When I reached home, the first thing I did was go grab the Benadryl and the EpiPen. Since I have never used the EpiPen before, I was hoping that the Benadryl would have been enough to settle her allergies, I was so anxious about the "unknown" and what "could" happen to her, that I decided it was time to use the EpiPen on Mia. I told my aunt to hold her leg down in case she wiggled around. My eyes scanned through the instructions quickly, opened the cap at the end of the EpiPen, then pushed the EpiPen against Mia's outer right thigh with just enough pressure until I heard a "click" sound (exactly what the allergy doctor told me to look out for when administering the EpiPen), then held the EpiPen still for a couple of minutes for the drug to administer. Oh the moment I pushed the EpiPen against Mia's thigh, she yelped in pain and instantaneously released extra large water beads from her eyes. My heart broke and shattered in pieces right there...

The drug must have kicked in fairly quickly, soon after the EpiPen, the swelling on Mia's upper lip no longer looked like a fat chorizo, she was a bit more calm, looked towards me and said: "eatEat eat EAT eat"! The poor thing must have been starving by then! Although Mia seemed to be getting better, I had to follow protocol and call an ambulance (I was so glad that I was not day dreaming when the allergy doctor last spoke to me). Soon after my call to 911, a couple of police officers came along with some paramedics. Before I knew it, I had a brigade of six, uniformed officers standing in my kitchen! Both the police officers and the paramedics took details of the incident and then suggested that we head to the hospital to have a doctor check on Mia, because apparently, the drug from the EpiPen would only work for about 20 minutes, we needed to make sure that medical care was available in case there was a rebound of the allergic reaction.

By the time we reached the hospital, we were exhausted. The doctor came in to check on Mia and gave her a dose of anti-inflammatory drug and then told us that we had to wait a couple more hours so that they could monitor Mia to make sure everything was "A" okay!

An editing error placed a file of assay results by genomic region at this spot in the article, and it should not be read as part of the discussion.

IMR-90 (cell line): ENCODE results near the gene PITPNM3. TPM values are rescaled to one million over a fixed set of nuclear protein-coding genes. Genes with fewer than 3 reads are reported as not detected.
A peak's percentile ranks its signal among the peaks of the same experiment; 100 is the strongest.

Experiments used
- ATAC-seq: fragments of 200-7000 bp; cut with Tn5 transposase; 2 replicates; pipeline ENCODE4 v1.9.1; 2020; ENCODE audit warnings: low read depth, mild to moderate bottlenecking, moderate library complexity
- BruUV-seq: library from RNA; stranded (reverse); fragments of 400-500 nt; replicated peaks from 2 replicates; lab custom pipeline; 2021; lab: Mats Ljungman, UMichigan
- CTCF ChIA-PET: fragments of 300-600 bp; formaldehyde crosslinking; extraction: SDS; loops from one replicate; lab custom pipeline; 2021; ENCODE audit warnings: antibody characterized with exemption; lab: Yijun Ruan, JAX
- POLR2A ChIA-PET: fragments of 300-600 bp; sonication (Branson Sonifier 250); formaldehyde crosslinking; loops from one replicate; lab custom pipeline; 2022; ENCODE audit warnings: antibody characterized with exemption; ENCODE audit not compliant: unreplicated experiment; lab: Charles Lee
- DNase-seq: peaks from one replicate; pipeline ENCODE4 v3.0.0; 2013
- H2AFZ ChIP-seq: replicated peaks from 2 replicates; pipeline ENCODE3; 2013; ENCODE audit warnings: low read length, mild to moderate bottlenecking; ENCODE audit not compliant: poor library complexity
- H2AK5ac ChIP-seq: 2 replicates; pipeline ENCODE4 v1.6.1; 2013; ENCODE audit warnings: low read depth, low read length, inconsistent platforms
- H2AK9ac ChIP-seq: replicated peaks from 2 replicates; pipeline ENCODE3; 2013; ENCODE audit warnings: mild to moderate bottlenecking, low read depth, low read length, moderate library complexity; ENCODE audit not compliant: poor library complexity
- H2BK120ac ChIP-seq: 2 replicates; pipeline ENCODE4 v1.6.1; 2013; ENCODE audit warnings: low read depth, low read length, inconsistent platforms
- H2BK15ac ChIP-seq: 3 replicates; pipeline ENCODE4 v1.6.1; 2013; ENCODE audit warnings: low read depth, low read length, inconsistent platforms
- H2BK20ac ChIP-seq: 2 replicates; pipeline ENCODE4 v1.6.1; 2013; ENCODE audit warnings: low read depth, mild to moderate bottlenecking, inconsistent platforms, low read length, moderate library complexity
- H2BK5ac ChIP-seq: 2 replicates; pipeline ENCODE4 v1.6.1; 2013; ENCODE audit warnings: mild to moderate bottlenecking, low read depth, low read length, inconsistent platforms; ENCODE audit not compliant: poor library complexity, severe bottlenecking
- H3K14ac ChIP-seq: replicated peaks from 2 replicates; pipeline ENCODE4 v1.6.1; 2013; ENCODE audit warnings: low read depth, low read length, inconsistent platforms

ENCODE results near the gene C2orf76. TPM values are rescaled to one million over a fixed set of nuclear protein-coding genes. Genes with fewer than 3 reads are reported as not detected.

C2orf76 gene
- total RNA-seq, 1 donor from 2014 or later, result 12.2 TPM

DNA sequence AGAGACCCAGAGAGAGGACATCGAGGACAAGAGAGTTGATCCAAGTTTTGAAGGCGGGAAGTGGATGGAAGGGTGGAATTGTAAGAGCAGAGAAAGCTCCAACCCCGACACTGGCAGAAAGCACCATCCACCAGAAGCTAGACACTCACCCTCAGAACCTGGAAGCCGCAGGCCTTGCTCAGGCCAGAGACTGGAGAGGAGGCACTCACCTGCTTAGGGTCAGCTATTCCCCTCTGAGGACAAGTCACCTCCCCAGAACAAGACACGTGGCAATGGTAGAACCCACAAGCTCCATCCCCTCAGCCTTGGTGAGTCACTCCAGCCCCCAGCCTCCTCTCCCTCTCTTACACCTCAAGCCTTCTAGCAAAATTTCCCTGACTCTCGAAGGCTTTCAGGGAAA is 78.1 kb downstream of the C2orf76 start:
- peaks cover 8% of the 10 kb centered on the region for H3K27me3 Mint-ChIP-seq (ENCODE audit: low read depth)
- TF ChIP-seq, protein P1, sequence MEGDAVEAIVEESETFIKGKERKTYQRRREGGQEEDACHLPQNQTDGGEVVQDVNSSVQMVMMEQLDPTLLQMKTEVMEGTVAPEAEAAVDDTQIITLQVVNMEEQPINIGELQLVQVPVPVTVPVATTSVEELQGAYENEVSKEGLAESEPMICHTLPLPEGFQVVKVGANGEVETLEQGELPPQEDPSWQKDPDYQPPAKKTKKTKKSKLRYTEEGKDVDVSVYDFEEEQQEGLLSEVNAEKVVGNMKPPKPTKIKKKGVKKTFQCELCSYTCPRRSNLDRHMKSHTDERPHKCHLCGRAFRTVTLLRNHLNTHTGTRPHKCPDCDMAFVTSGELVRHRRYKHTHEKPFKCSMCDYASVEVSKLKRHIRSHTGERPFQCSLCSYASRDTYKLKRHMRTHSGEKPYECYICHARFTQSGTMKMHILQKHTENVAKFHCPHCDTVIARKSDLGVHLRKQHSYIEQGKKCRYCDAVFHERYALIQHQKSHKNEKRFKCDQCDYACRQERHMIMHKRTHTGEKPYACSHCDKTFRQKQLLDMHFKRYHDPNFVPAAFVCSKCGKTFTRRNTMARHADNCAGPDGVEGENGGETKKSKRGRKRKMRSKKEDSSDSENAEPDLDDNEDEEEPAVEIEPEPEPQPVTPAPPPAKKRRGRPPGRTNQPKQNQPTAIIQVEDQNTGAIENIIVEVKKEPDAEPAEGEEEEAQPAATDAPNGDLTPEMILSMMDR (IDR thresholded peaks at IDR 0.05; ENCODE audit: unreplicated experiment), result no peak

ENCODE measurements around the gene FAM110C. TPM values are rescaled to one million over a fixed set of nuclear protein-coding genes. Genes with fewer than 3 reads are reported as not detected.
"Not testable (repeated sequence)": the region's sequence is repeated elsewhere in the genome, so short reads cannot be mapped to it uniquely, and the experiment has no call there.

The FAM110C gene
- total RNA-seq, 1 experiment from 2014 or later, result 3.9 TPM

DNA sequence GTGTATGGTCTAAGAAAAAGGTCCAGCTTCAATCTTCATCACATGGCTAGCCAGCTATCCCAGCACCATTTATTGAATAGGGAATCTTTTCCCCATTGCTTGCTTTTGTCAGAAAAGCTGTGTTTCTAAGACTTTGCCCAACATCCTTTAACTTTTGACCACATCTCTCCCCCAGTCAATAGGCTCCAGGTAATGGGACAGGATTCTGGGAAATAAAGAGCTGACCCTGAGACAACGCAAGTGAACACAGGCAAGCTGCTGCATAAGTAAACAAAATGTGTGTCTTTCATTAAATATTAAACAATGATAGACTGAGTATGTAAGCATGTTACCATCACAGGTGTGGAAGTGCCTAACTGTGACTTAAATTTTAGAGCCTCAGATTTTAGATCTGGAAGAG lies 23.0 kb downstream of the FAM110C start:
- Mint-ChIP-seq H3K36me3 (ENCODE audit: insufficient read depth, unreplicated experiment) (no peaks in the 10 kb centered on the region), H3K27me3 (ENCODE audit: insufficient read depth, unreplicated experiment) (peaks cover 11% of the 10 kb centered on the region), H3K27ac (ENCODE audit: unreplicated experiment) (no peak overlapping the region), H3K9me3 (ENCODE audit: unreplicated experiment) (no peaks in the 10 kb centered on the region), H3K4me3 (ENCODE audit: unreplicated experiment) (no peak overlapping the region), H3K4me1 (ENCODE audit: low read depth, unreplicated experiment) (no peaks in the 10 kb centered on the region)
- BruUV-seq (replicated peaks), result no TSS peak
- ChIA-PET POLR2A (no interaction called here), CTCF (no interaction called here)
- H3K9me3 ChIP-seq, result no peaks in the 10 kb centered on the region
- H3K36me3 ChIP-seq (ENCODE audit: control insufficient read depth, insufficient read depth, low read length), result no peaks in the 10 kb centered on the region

Mia at ER after an allergic reaction
Mia at the ER after an allergic reaction

 

At this point I started trying to make all the phone calls necessary to inform my family members of our where about. By the time my husband got to the hospital, the doctor did another quick check on Mia and told us that we had to stay put, and wait till 1am before we could go home!

When the clock struck 1am, we got the final "okay" from the doctor, my husband immediately swept Mia into his arms and off we went. I followed my husband out of the ER and watched him as he walked in front of me. Mia's head was resting on my husband's strong shoulder, the very shoulder that I cried on countless times. For some strange reason, Mia looked to me like a tiny, sleepy kitten that my husband found on the street and cradled in his arms to provide it with unconditional love and care. At that moment, I found peace in my heart again.

When I put Mia back in her car seat this time, she was half asleep, and half mumbling: "I love you mama"... Oh I just melted right then and there. I wanted to tell my daughter that I am not the best mom in the world, but I will certainly try my best to be one of the best moms for her.

I wrote this blog post not to only share my experience with you, but to also remind myself and other mommies who have kids with life threatening food allergies:

1. Not to take any "risks" when it comes to giving your child, food that "may contain" traces of allergens which may trigger an allergic reaction. You could be "risking" your child's life.

2. Always carry the EpiPen when going out with your child. Some times things never work according to plan, because "life happens".

3. Make sure you, or your child's caretaker knows how and when to administer the Epi pen!

Hope this helps comes in handy when you need it!

Mi